What should a sustainable mobility policy be based on?

As part of our project, we defined nine most important success factors for the sustainable mobility policy. These factors, along with a more detailed description, are presented in the figure below. After clicking on a tile, the explanation of a given factor will appear.

This is the basis of a sustainable mobility policy. The goals have to result from the diagnosis of needs and opportunities in a given city and not be "prescribed", unrealistic or generic goals of a sustainable mobility policy introduced at the EU or national level. Goals of the policy should be defined as effects and not expenditures. This is an issue often concerning local governments, which treat "purchase of electric buses" or "construction of a tram line" as goals. These are only common measures to achieve the goal, but an appropriately set goal is needed to assess, whether in a given case the measures taken are optimal and complete, creating an effective and efficient intervention logic.

"We will be young and beautiful, but we don't know how to reach this goal" is a common issue of urban development strategies. The intervention logic has to be based on realistically defined barriers and motivators of transport behaviour. Numerous limitations in spatial, environmental, organisational and financial resources are often not taken into account.

Avoid overly broad goals - public policy is the art of choosing priorities rather than creating a one-fits-all document. Actions included in strategies should be selected from among the possible solutions. After evaluating them, it is possible to determine which will best contribute to the development of sustainable mobility in given area. Actions are currently often placed in strategies with the attitude that additional resources for their implementation may be found in some time. This may lead to the mutually exclusive effects of investments in e.g. both the road network and public transport, without being aware of the increase in operating costs of both transport systems and no change in the way people use transport.

Shaping urban mobility should go hand in hand with spatial planning. When building a new housing estate, parking spaces are often arranged very close to the buildings, but the estate is not planned to be serviced by public transport. It often ends with placement of communication stops far from the estate, at the main thoroughfares in the city. Low accessibility to stops discourages residents from using public transport, encouraging them to use their own car parked right next to their apartment.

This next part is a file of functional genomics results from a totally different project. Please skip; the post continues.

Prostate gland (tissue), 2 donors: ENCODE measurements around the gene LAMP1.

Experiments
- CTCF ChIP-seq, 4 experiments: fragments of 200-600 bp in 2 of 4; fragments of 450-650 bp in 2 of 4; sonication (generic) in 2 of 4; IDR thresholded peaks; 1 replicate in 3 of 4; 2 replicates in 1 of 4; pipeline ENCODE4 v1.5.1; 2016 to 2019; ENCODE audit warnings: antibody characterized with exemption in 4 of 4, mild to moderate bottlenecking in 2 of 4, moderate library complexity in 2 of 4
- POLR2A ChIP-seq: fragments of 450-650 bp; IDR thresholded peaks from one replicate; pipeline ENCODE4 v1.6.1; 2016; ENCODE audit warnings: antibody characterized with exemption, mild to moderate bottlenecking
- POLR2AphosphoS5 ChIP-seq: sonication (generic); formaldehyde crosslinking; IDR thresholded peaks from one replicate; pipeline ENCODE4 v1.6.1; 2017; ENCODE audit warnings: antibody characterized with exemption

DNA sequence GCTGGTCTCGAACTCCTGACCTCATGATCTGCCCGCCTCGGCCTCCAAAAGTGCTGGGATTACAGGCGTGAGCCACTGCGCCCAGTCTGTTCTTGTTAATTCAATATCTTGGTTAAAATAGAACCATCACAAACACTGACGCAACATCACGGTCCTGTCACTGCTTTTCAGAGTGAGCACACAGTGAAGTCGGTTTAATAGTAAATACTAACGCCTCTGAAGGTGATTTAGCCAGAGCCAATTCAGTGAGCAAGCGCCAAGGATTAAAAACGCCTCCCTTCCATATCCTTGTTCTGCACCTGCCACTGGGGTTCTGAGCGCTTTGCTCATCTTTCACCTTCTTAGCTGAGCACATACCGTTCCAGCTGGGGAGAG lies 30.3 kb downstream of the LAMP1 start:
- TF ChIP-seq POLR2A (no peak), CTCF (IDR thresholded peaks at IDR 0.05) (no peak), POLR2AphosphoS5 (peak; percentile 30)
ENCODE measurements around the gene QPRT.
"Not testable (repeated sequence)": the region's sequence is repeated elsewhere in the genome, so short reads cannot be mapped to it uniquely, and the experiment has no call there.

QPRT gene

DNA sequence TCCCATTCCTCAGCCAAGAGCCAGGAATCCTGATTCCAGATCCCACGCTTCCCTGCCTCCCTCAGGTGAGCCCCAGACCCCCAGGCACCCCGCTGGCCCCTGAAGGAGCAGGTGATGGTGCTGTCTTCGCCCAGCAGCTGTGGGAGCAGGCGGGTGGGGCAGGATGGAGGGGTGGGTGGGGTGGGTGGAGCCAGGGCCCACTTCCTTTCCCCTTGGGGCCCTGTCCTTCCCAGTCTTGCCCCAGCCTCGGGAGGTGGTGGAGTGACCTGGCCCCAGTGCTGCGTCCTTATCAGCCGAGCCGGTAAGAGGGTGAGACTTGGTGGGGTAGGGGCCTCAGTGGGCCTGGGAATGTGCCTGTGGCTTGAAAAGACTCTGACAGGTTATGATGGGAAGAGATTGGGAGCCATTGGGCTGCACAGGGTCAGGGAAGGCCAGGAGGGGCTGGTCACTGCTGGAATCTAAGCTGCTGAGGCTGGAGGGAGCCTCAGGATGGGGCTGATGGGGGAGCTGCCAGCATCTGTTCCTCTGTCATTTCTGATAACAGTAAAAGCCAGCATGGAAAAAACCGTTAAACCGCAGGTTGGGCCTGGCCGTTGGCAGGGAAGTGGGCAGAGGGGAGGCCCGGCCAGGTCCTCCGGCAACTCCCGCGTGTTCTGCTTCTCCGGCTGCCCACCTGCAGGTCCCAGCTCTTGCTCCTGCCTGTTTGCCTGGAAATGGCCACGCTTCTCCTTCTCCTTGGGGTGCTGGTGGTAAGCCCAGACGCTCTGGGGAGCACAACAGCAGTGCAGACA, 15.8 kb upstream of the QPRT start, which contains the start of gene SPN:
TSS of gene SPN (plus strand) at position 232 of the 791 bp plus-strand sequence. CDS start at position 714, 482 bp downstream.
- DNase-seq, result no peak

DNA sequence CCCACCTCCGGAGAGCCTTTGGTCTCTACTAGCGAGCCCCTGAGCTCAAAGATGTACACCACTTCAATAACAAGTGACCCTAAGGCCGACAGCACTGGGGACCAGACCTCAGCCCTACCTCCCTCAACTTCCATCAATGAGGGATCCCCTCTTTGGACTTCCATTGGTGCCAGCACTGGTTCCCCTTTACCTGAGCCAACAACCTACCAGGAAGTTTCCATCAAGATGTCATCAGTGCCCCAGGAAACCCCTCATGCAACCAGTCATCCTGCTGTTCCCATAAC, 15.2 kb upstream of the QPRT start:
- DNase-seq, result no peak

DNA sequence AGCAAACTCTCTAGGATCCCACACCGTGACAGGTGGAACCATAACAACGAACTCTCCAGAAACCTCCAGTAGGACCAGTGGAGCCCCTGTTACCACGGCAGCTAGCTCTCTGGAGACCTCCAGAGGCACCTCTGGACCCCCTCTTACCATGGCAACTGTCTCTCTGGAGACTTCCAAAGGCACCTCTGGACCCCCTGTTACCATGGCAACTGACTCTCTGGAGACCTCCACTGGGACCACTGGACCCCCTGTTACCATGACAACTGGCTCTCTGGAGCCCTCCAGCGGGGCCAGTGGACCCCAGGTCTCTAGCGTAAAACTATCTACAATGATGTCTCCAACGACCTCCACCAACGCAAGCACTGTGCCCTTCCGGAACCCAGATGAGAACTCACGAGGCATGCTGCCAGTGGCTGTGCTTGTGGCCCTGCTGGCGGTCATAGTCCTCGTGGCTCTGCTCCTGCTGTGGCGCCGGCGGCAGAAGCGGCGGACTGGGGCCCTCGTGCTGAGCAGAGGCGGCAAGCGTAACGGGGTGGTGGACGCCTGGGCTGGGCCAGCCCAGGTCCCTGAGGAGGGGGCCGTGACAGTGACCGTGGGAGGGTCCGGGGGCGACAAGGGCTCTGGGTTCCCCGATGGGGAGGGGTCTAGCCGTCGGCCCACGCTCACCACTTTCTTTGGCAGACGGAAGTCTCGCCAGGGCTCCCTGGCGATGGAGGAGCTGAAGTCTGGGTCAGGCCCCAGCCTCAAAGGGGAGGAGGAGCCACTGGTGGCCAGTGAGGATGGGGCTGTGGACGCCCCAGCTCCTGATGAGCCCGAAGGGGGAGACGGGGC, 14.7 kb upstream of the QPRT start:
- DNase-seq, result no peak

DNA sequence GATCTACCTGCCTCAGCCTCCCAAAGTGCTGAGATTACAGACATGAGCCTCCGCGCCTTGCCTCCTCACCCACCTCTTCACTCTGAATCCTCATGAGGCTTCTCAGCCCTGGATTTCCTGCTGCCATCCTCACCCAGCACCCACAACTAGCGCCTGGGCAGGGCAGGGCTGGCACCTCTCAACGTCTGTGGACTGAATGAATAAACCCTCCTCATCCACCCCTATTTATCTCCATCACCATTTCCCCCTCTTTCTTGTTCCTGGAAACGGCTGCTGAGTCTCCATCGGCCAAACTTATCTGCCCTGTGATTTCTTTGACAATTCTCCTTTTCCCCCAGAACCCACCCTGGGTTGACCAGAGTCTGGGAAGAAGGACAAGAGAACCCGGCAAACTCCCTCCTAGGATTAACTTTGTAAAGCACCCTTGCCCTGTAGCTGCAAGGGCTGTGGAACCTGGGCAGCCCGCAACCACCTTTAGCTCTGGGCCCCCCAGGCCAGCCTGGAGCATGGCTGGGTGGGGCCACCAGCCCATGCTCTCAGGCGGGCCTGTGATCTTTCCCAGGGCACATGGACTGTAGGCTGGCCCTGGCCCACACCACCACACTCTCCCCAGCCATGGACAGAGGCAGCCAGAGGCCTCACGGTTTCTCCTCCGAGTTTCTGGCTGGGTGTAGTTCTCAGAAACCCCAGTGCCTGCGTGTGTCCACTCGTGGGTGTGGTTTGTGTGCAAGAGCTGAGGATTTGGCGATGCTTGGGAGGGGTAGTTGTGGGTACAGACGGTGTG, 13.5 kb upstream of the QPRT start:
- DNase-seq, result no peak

Diagnosis of the state of mobility in a functional area, both quantitative and qualitative, allows to plan an adequate scale of intervention. Actions should be aimed at solving greatest transport problems, while at the same time active measures should be taken to change the attitude of residents in order to prevent potential future problems. At the same time, intervention should be considered both in terms of commuting to work and schools, but also for other purposes: entertainment, culture, health, etc.

The key to functioning of sustainable mobility is its appropriate ongoing financing, in particular concerning public transport. Unfortunately, many transport strategies focus on long-term infrastructure investments (which often even contribute to individual transport) to a greater extent than on current financing of the transport system. Large capacity and frequency of public transport in rush hours is a more important factor to encourage its use than new rolling stock and possibility of charging a phone via USB.

An important factor of intervention is also its modernity and creation of competitive services needs to be supported by 'digital' actions. This may include applications that comprehensively facilitate travel (also during traffic disruptions). It should be emphasized that competitiveness of individual transport in this field has significantly improved in recent years.

Digitisation should also be accompanied by appropriate marketing communication - while bicycle transport generally has a positive image and is associated with active people, public transport struggles with serious burdens in residents' opinion (seen as slow, overcrowded, intended for people with lower income), which has to be fought and counteracted with adequate actions.